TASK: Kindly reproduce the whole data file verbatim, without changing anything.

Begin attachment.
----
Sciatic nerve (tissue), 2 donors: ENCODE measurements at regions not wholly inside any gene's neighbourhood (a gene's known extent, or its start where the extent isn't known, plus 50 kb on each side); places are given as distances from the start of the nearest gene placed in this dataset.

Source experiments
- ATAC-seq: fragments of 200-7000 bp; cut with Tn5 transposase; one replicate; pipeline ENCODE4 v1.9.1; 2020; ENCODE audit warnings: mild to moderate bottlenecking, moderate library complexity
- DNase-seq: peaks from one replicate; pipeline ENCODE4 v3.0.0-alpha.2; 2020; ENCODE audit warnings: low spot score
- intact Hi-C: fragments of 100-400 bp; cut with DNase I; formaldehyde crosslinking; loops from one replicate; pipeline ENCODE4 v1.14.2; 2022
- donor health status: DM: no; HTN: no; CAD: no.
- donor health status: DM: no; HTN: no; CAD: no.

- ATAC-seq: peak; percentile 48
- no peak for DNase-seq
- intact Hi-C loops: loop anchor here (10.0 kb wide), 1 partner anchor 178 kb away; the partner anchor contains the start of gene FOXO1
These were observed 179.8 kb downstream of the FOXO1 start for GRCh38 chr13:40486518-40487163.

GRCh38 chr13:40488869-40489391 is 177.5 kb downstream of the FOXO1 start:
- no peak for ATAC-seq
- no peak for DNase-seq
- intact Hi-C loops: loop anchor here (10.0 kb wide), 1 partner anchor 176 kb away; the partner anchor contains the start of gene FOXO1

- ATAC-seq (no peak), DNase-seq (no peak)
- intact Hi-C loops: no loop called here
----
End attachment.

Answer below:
Sciatic nerve (tissue), 2 donors: ENCODE measurements at regions not wholly inside any gene's neighbourhood (a gene's known extent, or its start where the extent isn't known, plus 50 kb on each side); places are given as distances from the start of the nearest gene placed in this dataset.

Source experiments
- ATAC-seq: fragments of 200-7000 bp; cut with Tn5 transposase; one replicate; pipeline ENCODE4 v1.9.1; 2020; ENCODE audit warnings: mild to moderate bottlenecking, moderate library complexity
- DNase-seq: peaks from one replicate; pipeline ENCODE4 v3.0.0-alpha.2; 2020; ENCODE audit warnings: low spot score
- intact Hi-C: fragments of 100-400 bp; cut with DNase I; formaldehyde crosslinking; loops from one replicate; pipeline ENCODE4 v1.14.2; 2022
- donor health status: DM: no; HTN: no; CAD: no.
- donor health status: DM: no; HTN: no; CAD: no.

- ATAC-seq: peak; percentile 48
- no peak for DNase-seq
- intact Hi-C loops: loop anchor here (10.0 kb wide), 1 partner anchor 178 kb away; the partner anchor contains the start of gene FOXO1
These were observed 179.8 kb downstream of the FOXO1 start for GRCh38 chr13:40486518-40487163.

GRCh38 chr13:40488869-40489391 is 177.5 kb downstream of the FOXO1 start:
- no peak for ATAC-seq
- no peak for DNase-seq
- intact Hi-C loops: loop anchor here (10.0 kb wide), 1 partner anchor 176 kb away; the partner anchor contains the start of gene FOXO1

- ATAC-seq (no peak), DNase-seq (no peak)
- intact Hi-C loops: no loop called here